What Digital Storytelling in 2016 Will Look Like

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Digital Storytelling in 2016

As we’ve been reading and tweeting over the holidays, we’ve seen a bunch of predictions for digital in 2016. There are predictions for social media, video, blogging, podcasting… but we haven’t seen a great overview of how digital media as a whole will change. We’ve made that list for you. Here are Echo’s predictions for Digital Storytelling 2016.

1. Live updates

When social media first gained traction, the concept was that you could share with your network what you’re up to in the moment. However, over the years this element of social media and social content has been diluted. Today, the majority of social posts you see have been scheduled in advance using Hootsuite, CoSchedule or Buffer, or have been posted automatically through an app like

This year, the pendulum will shift back to live, in-the-moment storytelling. This change is driven by several factors: the desire for authenticity in storytelling, the growth of live-stream platforms Meerkat, Periscope, and Snapchat, and the ever-increasing speed at which content is consumed. Example: If you schedule a post about the news story or meme of the moment a day late – you’ve missed your chance.  No one cares. They’ve moved on to the next #thedress conversation.

2. Video

Our condolences to your data plan, but expect video to keep growing on all social platforms in 2016. As Snapchat, YouTube and Facebook continue to battle for video dominance on the web, brands and publishers too are expanding their video content and platforms. This includes building video strategies, signing up for Snapchat and producing social-first videos for Instagram, Twitter and the all-important Facebook.

Recently, we’ve been testing direct uploads to Facebook. Sure, everyone says video content directly uploaded to Facebook (versus embedding a YouTube video) will get better engagement, but how much better? Here’s the reality. A recent client video received ten times as many views on a single Facebook post as it did on YouTube over three weeks (not to mention the nearly 300 likes, shares and comments that the Facebook post received). Plus, there’s opportunity to re-post on Facebook at a later date, further increasing visibility.

Video is undeniable, but it may not have the impact on social media that we expect. Don’t think of Snapchat as the new Instagram; think of it as the new TV. How will the channel impact the consumption of video media as we know it? Only time will tell.

3. Messaging

Where social media used to focus primarily on a one-to-all approach (tweeting at thousands of followers at once), the new year of social indicates a shift to one-to-one or one-to-few. This comes with the growth of messaging apps like Viber, Kik and of course Facebook’s Messenger. This one-to-one is also the basis of Snapchat, which I expect to be the most important channel of 2016.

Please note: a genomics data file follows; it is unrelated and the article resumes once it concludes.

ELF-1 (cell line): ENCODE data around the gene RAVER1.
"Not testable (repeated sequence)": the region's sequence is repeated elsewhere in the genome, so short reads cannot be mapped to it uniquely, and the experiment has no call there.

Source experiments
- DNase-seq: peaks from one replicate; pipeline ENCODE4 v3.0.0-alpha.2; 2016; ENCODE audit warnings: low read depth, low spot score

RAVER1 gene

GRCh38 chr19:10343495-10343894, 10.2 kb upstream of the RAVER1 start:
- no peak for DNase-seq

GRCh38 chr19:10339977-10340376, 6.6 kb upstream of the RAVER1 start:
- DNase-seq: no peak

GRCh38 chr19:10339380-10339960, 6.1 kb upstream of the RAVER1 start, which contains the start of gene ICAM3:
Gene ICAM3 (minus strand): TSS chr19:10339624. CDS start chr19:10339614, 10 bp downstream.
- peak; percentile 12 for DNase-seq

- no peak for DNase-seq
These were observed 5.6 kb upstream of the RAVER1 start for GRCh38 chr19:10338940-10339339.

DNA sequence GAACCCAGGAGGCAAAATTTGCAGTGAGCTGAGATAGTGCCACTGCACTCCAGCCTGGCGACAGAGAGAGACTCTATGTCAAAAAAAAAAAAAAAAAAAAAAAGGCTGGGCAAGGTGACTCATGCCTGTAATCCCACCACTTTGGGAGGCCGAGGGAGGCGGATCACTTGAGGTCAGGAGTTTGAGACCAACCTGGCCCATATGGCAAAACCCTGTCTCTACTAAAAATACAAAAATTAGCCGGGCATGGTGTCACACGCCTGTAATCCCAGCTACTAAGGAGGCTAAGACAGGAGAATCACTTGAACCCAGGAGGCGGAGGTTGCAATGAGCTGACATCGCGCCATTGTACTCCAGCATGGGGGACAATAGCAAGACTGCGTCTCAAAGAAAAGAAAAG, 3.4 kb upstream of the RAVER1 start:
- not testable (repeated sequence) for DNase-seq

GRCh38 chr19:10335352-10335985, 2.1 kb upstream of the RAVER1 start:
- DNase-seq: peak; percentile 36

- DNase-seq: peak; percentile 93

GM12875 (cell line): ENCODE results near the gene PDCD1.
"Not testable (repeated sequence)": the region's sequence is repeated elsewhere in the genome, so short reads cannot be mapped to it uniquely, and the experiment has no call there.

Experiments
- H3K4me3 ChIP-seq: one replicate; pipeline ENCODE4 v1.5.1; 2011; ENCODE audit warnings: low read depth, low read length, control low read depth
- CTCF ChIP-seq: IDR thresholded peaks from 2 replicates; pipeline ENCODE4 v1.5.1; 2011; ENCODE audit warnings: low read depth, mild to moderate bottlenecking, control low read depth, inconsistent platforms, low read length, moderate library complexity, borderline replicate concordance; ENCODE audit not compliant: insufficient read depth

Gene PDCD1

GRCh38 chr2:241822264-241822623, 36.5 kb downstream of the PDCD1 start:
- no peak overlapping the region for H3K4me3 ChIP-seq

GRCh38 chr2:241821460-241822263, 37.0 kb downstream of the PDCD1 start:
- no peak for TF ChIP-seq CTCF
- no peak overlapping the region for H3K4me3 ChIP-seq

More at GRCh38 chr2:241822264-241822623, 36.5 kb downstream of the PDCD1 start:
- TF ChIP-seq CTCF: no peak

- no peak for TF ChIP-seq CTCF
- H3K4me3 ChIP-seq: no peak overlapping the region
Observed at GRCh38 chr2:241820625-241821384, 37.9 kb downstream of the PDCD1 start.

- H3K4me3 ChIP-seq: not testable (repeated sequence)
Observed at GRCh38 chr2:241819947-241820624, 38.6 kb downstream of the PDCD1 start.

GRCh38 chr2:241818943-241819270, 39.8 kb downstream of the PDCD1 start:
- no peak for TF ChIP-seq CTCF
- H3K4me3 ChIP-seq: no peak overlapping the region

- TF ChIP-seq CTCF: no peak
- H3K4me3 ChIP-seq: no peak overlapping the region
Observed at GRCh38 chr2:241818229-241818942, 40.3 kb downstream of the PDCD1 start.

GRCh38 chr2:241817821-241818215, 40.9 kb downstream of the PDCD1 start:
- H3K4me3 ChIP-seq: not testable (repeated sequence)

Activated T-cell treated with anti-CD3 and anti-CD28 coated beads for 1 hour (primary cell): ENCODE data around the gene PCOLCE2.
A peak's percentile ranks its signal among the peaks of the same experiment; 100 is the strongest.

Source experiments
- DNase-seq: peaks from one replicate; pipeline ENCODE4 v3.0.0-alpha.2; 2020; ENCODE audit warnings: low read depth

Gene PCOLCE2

What are the opportunities for brands in messaging? It’s still hard to say. However, because social conversations are veering towards more private platforms, quality (i.e., highly produced, engaging storytelling!) will likely prove to be more important than quantity for social content.

4. Audio shows

2016 may just be the year of the podcast (or, as some call them, audio shows). Of course, the issue of discoverability remains for any new media, but podcasts seem to be consumable in the mobile-first way that consumers crave. The ease by which content can be delivered to users after they’ve discovered it is unparalleled. Expect to see podcasts and audio shows explode in 2016 even more than they already have – plus, clever marketing that you’ve never seen before.

5. App expansions

We know, we know – you’re sleeping already. But hear us out. It may not be the sexiest development in digital media, but it’s worth noting, especially for consumer-facing brands. Expected app expansions include direct Buy buttons on Pinterest and Instagram, which is crucial for the next wave of e-commerce development. Another big change will be the development of blogging within Facebook (think Medium), which has already been condemned by publishers but has yet to be offered to brands. Lastly, there’s going to be a whole lotta something on Snapchat. Expect Snapchat to shake things up in 2016 – likely through greater capabilities for businesses and brands, and more aggregation of content for user consumption. These various developments and expansions are worth noting because your platform strategies will need to adapt to these changes, and quickly.

6. Distributed content

Lastly, we predict an explosion of distributed content in 2016. As the lines between social media, digital publishing and video production blur, it’s going to become even more important to speak to the audience at hand, and use each platform smartly and strategically. Tweeting ten times a day? Not necessary. Creating engaging, audience-focused, social content that resonates and lasts? That’s the ticket.

There’s no denying these changes and trends for 2016 – but there is still time to embrace them. Think ahead when you’re creating your content calendar. Expect change – and plan your content strategy accordingly.